catapult magazine

catapult magazine

Vol 2, Num 3 :: 2003.01.31 — 2003.02.13


Church gallery challenges members

How can a camera depict the essence of an entire culture? What collection of images can represent the infinite uniqueness of a people and their society? This past Saturday evening, at the opening reception for his Images of Thailand collection, photographer Charles R. Snyder sought to do exactly that.

JourneyWorks Gallery is located in Three Rivers, Michigan within the walls of St. John's Church. Begun as a way to intersect sacred and secular culture, the gallery attempts to challenge the definitions of both. The artist's reception is underway on the evening of St. John's live music coffeehouse, Spirit Rhythms. The night's menu offers a jazz quartet, complete with cup of coffee and choice of tempting delectables from the local coffee house, coupled with a brief getaway to Bangkok. A far cry from the heat of Thailand, the fervent drawl of the saxophone leads viewers out of their seats and into the pages of Snyder's photographic essay depicting the simple complexities of Thai life.

Mug in hand, it is my pleasure to observe the observations, eavesdrop on the comments and critique, peer over the shoulders of onlookers. A 70's-ish military vet reminisces to a comrade about his experience, "When I was in the service…," gruffly beginning the trek back in time on a three-wheeled Tok Tok through the canvas of busy streets, hotels and meat markets. For a moment I ride along with him to that bar he and his buddies went to one night. "Every woman is a looker…just like these two," he says to his companion, motioning to the framed shot of two Thai women in full-color dress entering a city tavern on New Year's Eve. "Just beautiful," he muses, forgetful of his company.

Childish giggles steal my thoughts from the New Year's countdown and I notice a brother and sister, several feet down the hallway, obviously entertained by the photo in front of them. I know instantly which shot has captured their attention. Just above the eye level of their youth, a Thai woman paints a collage of deliberate iridescent strokes onto the arms, shoulders and breasts of an exotic dancer in the heart of the city. The children's giddy and embarrassed whispers reveal their opinion that this picture should not be allowed. They hurry off laughing in search of a parent who can be made privy to their decision.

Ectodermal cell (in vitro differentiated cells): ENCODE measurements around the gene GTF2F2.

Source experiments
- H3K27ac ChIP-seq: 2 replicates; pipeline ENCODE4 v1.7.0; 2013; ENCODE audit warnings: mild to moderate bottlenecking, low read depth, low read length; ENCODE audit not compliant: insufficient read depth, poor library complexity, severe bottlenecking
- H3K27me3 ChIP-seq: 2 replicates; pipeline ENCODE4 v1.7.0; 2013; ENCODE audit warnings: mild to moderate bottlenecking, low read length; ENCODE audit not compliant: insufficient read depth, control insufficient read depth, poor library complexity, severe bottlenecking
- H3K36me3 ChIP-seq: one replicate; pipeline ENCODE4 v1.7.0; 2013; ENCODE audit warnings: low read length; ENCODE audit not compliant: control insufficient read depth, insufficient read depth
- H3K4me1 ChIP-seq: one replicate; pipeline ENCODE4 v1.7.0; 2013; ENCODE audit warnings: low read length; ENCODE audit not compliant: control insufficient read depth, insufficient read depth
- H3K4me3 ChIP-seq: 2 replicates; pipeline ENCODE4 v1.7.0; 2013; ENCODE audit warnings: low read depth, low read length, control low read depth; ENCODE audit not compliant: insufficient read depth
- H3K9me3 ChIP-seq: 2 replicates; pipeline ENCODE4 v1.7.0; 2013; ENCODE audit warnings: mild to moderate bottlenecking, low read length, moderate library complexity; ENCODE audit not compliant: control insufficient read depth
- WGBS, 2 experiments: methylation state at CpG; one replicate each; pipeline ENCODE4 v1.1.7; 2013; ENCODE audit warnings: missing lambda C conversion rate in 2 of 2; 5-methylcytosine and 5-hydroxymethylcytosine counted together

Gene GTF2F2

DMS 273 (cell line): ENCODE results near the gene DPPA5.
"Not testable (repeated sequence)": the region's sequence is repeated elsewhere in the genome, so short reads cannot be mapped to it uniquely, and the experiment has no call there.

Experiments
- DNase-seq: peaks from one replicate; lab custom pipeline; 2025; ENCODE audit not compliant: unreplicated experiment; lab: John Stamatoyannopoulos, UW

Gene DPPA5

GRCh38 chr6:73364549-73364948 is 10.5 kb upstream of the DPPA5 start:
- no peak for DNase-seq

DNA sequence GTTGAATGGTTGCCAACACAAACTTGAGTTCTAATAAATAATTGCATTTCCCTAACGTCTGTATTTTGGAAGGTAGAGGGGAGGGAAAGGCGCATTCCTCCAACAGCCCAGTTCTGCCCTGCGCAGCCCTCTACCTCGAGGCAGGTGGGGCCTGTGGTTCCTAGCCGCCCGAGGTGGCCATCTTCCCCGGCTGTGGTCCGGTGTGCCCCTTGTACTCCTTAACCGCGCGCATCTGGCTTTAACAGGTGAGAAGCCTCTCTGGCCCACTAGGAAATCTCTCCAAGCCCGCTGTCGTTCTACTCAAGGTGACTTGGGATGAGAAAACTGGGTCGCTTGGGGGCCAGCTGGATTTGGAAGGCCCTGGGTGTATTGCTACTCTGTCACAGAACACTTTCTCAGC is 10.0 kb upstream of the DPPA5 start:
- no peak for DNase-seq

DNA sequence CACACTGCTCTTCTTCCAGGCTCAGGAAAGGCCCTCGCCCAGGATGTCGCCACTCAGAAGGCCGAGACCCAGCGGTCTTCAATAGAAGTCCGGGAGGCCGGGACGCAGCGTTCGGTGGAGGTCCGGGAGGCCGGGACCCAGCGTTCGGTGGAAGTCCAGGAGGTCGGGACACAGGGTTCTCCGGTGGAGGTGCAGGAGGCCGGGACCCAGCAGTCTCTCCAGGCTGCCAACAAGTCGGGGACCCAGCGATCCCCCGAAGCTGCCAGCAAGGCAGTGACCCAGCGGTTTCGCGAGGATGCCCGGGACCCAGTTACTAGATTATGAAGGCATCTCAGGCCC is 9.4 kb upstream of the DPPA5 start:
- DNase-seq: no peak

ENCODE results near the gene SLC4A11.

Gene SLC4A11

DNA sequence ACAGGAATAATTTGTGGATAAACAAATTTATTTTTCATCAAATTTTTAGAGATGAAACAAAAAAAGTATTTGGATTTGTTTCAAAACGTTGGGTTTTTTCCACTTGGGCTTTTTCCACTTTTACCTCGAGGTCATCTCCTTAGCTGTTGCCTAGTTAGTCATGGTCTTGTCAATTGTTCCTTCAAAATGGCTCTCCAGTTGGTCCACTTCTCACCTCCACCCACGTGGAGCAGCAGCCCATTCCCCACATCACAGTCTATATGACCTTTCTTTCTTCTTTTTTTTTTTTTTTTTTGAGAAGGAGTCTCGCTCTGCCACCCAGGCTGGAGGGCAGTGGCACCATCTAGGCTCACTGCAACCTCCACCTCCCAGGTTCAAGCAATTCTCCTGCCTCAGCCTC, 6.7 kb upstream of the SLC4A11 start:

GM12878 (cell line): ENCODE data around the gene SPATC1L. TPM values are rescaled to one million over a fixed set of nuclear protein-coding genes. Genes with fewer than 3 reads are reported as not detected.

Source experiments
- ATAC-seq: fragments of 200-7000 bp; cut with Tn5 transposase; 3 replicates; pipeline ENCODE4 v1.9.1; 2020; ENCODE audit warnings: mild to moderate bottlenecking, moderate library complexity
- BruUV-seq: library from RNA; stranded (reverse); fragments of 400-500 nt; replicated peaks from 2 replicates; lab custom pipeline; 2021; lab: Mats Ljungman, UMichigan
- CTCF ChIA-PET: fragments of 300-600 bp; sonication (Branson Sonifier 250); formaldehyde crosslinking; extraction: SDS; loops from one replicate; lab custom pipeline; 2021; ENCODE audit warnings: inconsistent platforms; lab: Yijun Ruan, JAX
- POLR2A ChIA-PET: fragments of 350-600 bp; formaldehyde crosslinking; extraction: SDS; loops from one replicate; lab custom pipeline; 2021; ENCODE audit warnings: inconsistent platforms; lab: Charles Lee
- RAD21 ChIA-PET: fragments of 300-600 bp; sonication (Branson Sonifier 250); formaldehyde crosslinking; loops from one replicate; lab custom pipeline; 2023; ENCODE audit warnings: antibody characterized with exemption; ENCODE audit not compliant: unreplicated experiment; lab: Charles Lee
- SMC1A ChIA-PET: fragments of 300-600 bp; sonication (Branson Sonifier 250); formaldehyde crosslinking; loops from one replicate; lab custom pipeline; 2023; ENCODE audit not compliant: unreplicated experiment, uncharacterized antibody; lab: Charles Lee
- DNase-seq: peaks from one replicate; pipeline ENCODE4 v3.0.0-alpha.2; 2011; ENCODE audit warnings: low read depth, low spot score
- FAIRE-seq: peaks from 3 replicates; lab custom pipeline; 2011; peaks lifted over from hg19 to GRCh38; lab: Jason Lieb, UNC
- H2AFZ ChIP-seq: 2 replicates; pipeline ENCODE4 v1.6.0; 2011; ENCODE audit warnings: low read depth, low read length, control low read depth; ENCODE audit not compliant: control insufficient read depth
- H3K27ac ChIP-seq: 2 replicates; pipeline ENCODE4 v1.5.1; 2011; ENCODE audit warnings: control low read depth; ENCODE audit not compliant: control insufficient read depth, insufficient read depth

"I just look at her eyes," a voice from behind me states quietly. A young blond woman meets my gaze, her shoulder almost touching mine, as if to ask if I had also seen something more than just glow-in-the-dark paint. On cue, I refocus on the dancer's eyes, trying to see what mysteries could be revealed on command. When I glance back, the young woman behind me is gone, replaced with a hallway full of conversation.

Dimming each bank of track lighting, the music and voices gone home, I take some time in silence to examine the recently scrutinized collection, hanging in solidarity from the wall. As I walk past each image, I stop at one. Unlike the other photos, snapshots of culture in bright reds, blues and yellows, the picture in front of me consists only of grays. Gray under the filtered afternoon sun, a bench awaits someone to sit and rest. It is a scene that could have existed in any place, any town, any mystical foreign land or even behind the abandoned grain elevator in downtown Three Rivers. It waits for someone to define its location. Waits for a face to tell its story—each value of gray asking me to envision its tale.

A photographic essay, indeed—a framework woven into the imagination and perspective of each viewer as gaps are filled in, opinions are cast, memories relived and sharpened. But on this evening of sacred and secular, I revel in shades of gray; my mind traveling to a warm shaded bench tucked in a corner of Thailand, waiting for me to rest.

And with that thought, coat buttoned to my chin, the door of the church locks behind me. I carry Bangkok in my pocket, heading out into the Michigan snow.

Charles R. Snyder is a freelance photographer based in Northern Indiana. His collection Images of Thailand will be on display at the JourneyWorks Gallery in St. John's through February, including the February 22 Spirit Rhythms coffeehouse. St. John's is located in Three Rivers, Michigan. Please call 269.278.7245 for location, gallery hours and upcoming event information


Brianne Donaldson is the curator of JourneyWorks Art Gallery. Comments and questions welcome as well as artist inquiries (269.278.5047 or

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